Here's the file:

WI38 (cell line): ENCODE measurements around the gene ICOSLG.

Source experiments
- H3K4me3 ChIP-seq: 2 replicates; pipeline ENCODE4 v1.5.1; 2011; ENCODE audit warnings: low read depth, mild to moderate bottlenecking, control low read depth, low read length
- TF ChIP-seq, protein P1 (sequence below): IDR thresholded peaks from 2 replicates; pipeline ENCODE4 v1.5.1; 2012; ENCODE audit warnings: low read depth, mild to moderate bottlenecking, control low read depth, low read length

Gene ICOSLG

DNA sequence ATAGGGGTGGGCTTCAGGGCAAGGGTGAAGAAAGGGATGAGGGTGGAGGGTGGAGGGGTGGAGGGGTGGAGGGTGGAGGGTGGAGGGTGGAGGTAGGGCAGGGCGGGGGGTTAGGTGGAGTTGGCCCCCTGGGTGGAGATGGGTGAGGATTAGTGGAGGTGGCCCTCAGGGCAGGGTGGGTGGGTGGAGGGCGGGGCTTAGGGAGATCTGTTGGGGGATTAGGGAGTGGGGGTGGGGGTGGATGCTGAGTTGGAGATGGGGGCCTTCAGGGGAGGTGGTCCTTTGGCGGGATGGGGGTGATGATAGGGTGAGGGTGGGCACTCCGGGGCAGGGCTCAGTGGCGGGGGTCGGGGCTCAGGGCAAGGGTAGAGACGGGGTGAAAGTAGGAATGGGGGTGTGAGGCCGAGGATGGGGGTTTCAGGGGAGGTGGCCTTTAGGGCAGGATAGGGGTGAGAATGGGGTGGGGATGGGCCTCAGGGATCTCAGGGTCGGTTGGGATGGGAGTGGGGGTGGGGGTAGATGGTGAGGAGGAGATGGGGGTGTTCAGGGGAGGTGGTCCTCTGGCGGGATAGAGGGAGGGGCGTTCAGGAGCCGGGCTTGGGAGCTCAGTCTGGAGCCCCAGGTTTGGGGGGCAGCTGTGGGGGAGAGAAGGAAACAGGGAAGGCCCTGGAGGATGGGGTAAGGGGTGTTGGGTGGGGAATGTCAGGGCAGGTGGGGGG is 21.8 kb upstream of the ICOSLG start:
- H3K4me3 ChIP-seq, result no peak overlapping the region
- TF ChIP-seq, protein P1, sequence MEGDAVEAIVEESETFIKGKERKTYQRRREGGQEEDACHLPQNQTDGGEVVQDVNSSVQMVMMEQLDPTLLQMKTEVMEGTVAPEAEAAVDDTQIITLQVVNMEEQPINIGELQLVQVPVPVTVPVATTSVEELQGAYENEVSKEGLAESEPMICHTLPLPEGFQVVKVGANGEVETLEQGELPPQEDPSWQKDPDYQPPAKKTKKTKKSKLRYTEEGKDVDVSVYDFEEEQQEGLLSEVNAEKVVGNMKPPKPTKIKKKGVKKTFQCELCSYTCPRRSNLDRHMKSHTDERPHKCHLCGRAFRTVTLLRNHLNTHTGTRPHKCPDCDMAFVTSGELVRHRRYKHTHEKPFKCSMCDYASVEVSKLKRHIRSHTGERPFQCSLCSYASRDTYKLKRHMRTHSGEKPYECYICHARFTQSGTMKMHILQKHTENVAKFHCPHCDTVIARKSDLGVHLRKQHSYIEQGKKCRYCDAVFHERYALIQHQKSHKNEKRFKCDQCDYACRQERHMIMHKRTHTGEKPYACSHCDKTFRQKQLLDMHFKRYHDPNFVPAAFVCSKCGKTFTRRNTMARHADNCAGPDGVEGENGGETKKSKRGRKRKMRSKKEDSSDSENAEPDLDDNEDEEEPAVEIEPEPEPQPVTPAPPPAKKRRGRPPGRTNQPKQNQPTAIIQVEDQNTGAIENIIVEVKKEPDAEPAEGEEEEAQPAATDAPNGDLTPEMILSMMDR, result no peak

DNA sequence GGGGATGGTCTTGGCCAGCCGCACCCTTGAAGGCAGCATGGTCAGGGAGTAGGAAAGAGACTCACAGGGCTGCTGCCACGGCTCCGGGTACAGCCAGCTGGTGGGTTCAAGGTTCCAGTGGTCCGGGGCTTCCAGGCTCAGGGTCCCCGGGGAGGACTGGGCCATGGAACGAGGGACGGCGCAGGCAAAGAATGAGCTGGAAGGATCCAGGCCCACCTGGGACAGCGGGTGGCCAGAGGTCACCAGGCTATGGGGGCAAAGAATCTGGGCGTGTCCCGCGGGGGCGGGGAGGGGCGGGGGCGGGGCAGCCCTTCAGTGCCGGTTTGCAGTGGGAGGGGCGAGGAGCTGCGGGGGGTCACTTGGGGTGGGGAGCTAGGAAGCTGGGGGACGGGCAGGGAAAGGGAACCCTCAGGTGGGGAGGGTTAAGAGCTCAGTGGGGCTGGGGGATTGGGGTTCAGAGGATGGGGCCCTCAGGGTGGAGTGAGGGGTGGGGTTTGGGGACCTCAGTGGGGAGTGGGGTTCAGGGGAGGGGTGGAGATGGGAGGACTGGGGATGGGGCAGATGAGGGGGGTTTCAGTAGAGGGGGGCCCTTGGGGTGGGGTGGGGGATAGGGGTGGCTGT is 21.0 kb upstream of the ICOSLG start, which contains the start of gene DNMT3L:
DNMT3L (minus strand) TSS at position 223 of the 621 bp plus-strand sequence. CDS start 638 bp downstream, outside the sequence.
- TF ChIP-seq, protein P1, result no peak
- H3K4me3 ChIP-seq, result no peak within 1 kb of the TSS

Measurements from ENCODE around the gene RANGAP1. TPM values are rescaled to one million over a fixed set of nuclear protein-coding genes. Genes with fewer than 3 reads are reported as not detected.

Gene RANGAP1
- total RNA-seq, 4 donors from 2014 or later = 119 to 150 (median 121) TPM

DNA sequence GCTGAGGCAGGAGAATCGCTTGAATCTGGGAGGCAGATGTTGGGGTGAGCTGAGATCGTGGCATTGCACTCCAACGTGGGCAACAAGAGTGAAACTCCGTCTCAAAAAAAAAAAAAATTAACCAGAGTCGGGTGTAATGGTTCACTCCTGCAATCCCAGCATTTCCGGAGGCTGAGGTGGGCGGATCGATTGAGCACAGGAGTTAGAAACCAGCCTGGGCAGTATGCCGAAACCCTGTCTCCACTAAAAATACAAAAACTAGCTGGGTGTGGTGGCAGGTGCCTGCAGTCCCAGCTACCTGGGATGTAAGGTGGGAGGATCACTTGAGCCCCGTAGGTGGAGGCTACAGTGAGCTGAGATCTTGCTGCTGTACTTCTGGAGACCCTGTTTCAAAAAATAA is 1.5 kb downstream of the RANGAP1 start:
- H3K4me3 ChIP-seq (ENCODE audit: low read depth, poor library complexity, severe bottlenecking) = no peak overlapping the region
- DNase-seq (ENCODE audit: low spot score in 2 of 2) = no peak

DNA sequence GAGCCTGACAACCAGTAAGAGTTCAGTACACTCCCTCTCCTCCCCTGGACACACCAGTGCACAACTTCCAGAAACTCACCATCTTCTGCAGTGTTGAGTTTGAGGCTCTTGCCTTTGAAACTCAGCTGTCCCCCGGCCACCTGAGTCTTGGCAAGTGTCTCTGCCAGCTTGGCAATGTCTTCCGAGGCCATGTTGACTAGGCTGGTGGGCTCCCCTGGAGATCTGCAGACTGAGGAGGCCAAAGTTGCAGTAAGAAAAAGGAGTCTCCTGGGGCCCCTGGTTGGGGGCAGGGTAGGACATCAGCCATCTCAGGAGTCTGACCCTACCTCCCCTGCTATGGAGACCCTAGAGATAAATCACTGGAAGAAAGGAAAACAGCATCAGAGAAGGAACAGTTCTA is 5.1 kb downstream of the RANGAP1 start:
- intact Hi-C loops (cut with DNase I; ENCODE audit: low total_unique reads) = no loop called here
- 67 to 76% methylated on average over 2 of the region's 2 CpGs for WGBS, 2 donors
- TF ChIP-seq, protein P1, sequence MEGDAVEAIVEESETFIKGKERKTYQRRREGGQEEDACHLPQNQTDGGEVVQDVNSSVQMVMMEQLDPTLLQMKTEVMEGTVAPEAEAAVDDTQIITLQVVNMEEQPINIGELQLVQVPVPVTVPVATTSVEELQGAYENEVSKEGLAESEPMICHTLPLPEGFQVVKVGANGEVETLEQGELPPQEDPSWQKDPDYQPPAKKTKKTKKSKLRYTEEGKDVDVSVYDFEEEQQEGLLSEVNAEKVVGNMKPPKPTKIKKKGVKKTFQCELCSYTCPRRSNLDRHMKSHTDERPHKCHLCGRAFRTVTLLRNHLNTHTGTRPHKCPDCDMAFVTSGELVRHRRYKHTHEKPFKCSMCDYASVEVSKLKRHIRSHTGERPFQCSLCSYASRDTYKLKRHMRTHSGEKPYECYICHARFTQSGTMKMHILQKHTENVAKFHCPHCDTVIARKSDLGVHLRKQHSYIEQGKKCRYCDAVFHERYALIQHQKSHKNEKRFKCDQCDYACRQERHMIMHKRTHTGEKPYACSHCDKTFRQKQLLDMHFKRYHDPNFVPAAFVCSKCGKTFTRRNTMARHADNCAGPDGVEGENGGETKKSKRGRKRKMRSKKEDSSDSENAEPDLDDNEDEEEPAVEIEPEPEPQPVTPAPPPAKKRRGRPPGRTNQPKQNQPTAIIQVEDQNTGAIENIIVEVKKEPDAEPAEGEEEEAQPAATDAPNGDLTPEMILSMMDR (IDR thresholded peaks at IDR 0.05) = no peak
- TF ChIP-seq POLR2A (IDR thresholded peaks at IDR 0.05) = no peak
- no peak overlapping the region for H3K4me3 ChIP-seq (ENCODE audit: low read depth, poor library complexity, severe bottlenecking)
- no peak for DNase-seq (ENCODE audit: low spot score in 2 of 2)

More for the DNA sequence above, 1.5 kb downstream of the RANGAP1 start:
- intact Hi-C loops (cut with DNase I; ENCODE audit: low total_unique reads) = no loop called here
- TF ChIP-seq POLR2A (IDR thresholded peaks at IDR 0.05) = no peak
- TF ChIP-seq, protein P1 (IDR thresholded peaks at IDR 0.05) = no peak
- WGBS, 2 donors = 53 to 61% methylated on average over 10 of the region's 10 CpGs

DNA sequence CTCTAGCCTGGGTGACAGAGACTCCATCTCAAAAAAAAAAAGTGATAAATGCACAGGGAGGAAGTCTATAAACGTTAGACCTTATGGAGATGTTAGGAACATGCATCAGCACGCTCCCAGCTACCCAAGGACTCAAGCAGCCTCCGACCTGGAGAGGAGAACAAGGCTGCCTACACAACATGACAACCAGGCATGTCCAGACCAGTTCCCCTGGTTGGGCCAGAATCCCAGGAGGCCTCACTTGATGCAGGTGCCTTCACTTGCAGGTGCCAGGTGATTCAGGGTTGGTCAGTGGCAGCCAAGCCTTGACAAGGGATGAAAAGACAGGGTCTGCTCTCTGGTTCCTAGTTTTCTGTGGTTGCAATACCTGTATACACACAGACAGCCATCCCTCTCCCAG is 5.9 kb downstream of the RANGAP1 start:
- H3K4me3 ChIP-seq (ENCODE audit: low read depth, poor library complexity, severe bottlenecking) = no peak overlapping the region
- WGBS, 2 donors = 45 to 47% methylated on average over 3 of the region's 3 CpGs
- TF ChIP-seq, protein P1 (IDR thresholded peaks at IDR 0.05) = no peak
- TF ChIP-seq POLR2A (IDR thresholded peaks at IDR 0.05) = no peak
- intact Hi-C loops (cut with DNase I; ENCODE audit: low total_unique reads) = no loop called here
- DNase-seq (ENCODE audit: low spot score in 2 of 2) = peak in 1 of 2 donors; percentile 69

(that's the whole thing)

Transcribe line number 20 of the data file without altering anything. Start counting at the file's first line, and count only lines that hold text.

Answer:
- intact Hi-C loops (cut with DNase I; ENCODE audit: low total_unique reads) = no loop called here